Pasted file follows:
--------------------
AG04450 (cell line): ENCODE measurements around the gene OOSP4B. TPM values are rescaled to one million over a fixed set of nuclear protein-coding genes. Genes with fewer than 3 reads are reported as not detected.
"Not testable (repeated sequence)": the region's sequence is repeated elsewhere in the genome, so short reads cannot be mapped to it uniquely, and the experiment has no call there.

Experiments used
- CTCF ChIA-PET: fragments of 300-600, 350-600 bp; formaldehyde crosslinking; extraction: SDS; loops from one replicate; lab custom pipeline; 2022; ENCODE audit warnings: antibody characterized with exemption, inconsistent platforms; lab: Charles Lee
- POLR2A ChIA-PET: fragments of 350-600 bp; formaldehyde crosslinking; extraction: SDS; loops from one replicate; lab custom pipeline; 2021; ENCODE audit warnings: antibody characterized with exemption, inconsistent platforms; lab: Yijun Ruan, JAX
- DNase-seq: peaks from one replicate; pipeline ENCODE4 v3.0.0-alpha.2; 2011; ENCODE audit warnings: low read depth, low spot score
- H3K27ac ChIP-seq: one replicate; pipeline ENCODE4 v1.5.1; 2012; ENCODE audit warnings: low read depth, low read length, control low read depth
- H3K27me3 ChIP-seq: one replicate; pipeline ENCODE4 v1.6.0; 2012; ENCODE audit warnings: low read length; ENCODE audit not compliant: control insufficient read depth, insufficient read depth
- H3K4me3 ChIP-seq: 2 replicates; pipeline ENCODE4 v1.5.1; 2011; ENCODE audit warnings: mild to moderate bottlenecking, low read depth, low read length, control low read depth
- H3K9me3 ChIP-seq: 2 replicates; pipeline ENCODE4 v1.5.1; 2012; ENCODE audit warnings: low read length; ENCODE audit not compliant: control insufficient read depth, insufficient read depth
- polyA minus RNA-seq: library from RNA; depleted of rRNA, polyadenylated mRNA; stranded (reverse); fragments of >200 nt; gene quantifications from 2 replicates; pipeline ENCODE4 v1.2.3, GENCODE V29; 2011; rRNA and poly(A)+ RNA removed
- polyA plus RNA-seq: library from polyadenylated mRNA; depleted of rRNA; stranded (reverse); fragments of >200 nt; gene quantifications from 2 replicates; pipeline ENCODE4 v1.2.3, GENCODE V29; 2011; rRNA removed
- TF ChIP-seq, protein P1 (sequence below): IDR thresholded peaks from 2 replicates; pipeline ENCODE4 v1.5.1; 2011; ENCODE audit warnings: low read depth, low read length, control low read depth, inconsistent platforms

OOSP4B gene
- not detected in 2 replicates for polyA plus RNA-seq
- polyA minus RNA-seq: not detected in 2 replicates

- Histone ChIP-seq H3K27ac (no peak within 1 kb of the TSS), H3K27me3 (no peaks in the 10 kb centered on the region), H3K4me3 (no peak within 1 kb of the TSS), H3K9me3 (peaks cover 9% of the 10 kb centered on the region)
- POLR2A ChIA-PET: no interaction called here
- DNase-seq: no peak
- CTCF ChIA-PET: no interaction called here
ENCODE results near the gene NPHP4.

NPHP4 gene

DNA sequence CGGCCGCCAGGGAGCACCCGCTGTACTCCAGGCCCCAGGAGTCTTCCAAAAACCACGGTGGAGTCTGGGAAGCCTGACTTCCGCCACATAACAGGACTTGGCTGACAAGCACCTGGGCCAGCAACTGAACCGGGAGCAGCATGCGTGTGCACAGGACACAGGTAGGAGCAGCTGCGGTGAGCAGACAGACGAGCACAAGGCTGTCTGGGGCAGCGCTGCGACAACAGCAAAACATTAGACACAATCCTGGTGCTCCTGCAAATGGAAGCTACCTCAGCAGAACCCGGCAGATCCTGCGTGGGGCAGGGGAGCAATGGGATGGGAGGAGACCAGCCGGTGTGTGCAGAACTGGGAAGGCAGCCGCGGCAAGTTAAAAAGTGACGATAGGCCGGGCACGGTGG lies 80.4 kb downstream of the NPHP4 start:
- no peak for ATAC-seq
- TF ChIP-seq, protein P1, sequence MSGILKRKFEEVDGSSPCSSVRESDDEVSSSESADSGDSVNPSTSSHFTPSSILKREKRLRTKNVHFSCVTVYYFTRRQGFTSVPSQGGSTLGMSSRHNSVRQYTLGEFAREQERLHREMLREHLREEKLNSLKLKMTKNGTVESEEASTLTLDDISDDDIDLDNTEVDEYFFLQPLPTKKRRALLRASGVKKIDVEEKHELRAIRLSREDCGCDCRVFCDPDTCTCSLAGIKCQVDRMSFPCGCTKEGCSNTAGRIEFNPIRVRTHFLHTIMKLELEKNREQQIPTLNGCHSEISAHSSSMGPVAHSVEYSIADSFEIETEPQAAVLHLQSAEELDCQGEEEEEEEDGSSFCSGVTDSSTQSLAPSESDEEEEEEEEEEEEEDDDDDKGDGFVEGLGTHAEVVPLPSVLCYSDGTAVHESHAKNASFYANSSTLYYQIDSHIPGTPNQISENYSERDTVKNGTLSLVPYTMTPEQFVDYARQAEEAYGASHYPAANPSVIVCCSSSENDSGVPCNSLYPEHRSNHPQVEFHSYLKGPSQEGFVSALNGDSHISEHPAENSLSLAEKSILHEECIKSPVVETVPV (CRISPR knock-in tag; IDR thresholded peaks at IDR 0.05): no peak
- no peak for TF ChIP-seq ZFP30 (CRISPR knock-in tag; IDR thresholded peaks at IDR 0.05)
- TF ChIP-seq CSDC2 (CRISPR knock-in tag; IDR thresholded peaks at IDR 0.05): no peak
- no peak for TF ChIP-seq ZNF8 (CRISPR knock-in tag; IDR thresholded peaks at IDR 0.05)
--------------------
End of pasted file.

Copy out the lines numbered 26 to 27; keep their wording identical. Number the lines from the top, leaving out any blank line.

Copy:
- no peak for TF ChIP-seq ZFP30 (CRISPR knock-in tag; IDR thresholded peaks at IDR 0.05)
- TF ChIP-seq CSDC2 (CRISPR knock-in tag; IDR thresholded peaks at IDR 0.05): no peak